"Each interview left me in awe of their story," Doering says, a reminder why every individual voice matters.

Having been interested in the issue for years, the 22-year-old thought he understood the complexities of homelessness relatively well. But after speaking to dozens of folks from a wide variety of backgrounds and reasons for ending up without a home, he realized he couldn't possibly "capture a collective face to homelessness" from just one trip across the country.

"Each story was far too distinct from one another to categorize as an entire subset of the culture," he says. And that's the whole point: People experiencing homelessness can't be boxed into a few stereotypes; they're as diverse and deserving of our love and support as anyone else.

He hopes Fifty Sandwiches helps close "the gap between the perception and the reality of homelessness." After all, no one should be defined by their housing situation, and most of the people he talked to didn't start out homeless. "I felt it would be important to share their stories and give a voice to a population whose cries often go unheard," Doering says.

"I ended every single interview asking the question, 'If you could give any advice to the public in their treatment of homeless people, what would it be?'" Doering explains. "The overwhelming response was along the lines of, 'Treat us like we are people.'"

You can read more stories and learn about Fifty Sandwiches on the project's website.

Images courtesy of Letters of Love
True

When Grace Berbig was 7 years old, her mom was diagnosed with leukemia, a cancer of the body’s blood-forming tissues. Being so young, Grace didn’t know what cancer was or why her mother was suddenly living in the hospital. But she did know this: that while her mom was in the hospital, she would always be assured that her family was thinking of her, supporting her and loving her every step of her journey.

Nearly every day, Grace and her two younger sisters would hand-make cards and fill them with drawings and messages of love, which their mother would hang all over the walls of her hospital room. These cherished letters brought immeasurable peace and joy to their mom during her sickness. Sadly, when Grace was just 10 years old, her mother lost her battle with cancer.“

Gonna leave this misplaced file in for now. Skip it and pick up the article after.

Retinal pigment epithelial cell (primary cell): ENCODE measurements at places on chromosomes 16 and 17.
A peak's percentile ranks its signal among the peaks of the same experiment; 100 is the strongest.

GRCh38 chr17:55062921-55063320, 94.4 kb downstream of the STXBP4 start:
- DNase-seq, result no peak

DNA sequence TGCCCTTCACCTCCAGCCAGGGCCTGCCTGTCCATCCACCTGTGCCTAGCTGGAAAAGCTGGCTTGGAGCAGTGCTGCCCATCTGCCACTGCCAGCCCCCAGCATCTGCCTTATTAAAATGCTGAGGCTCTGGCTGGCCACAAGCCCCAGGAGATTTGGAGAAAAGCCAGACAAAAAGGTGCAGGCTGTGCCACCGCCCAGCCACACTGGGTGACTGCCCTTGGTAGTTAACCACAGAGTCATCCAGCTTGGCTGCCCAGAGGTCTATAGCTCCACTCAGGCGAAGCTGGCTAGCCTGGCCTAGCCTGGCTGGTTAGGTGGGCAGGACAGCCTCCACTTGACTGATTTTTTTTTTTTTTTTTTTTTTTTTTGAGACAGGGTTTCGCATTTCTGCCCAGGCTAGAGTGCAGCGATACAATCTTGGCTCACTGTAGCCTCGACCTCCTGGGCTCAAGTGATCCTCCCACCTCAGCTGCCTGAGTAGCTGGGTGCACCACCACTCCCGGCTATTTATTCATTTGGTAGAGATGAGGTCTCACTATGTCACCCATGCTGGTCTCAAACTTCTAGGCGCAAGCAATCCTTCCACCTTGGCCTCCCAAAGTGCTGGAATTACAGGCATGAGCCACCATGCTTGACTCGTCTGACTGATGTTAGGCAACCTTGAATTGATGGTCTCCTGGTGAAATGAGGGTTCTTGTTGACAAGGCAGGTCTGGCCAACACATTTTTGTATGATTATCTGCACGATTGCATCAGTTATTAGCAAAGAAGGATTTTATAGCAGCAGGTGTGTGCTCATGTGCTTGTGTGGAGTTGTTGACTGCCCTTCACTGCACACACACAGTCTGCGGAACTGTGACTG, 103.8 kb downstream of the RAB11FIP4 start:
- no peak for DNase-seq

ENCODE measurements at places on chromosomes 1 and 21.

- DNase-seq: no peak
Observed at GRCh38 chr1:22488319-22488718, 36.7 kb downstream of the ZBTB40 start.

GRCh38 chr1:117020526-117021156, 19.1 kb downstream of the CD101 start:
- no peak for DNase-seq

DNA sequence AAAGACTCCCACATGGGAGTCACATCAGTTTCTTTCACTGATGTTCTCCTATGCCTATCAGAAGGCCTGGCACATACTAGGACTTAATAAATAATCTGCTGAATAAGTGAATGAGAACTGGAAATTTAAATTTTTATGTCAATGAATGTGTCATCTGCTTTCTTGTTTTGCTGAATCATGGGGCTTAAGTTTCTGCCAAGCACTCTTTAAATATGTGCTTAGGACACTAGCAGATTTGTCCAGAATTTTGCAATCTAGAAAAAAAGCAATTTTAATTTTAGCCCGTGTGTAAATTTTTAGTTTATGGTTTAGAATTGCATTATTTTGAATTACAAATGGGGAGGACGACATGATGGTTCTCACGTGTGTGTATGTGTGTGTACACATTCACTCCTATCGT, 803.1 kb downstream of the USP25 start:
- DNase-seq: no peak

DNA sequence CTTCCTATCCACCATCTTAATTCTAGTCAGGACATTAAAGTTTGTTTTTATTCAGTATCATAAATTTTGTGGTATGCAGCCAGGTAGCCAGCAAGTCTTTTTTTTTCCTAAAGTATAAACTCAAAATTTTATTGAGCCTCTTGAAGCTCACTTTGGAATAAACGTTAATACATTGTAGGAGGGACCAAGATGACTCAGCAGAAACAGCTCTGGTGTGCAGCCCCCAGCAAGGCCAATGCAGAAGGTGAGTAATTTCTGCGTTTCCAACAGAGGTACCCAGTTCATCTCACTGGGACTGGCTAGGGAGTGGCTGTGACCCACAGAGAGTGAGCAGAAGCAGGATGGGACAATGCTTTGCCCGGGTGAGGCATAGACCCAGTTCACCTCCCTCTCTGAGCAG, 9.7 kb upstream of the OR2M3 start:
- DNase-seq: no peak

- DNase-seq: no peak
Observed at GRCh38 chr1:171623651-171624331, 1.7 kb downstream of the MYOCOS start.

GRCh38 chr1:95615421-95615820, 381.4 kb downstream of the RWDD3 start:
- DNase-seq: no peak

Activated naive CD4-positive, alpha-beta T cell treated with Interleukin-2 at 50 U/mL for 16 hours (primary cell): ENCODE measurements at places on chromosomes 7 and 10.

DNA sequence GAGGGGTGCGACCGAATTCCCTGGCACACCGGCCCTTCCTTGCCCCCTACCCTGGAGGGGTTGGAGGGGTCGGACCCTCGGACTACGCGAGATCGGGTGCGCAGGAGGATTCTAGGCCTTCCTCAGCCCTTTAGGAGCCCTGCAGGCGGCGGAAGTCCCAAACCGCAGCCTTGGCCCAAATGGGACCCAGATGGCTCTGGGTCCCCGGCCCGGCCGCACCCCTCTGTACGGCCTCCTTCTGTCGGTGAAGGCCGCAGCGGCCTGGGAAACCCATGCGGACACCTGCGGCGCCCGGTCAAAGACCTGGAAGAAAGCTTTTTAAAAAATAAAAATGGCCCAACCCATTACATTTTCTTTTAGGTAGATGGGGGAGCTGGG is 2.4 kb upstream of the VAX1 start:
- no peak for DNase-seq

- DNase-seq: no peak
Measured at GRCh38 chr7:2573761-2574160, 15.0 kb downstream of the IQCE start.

Image courtesy of Letters of Love

Losing my mom put the world in a completely different perspective for me,” Grace says. “I realized that you never know when someone could leave you, so you have to love the people you love with your whole heart, every day.”

Grace’s father was instrumental in helping in the healing process of his daughters. “I distinctly remember my dad constantly reminding my two little sisters, Bella and Sophie, and I that happiness is a choice, and it was now our job to turn this heartbreaking event in our life into something positive.”

When she got to high school, Grace became involved in the Leukemia & Lymphoma Society and a handful of other organizations. But she never felt like she was doing enough.

“I wanted to create an opportunity for people to help beyond donating money, and one that anyone could be a part of, no matter their financial status.”

In October 2018, Grace started Letters of Love, a club at her high school in Long Lake, Minnesota, to emotionally support children battling cancer and other serious illnesses through letter-writing and craft-making.


Image courtesy of Letters of Love

Much to her surprise, more than 100 students showed up for the first club meeting. From then on, Letters of Love grew so fast that during her senior year in high school, Grace had to start a GoFundMe to help cover the cost of card-making materials.

Speaking about her nonprofit today, Grace says, “I can’t find enough words to explain how blessed I feel to have this organization. Beyond the amount of kids and families we are able to support, it allows me to feel so much closer and more connected to my mom.”

Since its inception, Letters of Love has grown to more than 25 clubs with more than 1,000 members providing emotional support to more than 60,000 patients in children’s hospitals around the world. And in the process it has become a full-time job for Grace.

“I do everything from training volunteers and club ambassadors, paying bills, designing merchandise, preparing financial predictions and overviews, applying for grants, to going through each and every card ensuring they are appropriate to send out to hospitals.”

Image courtesy of Letters of Love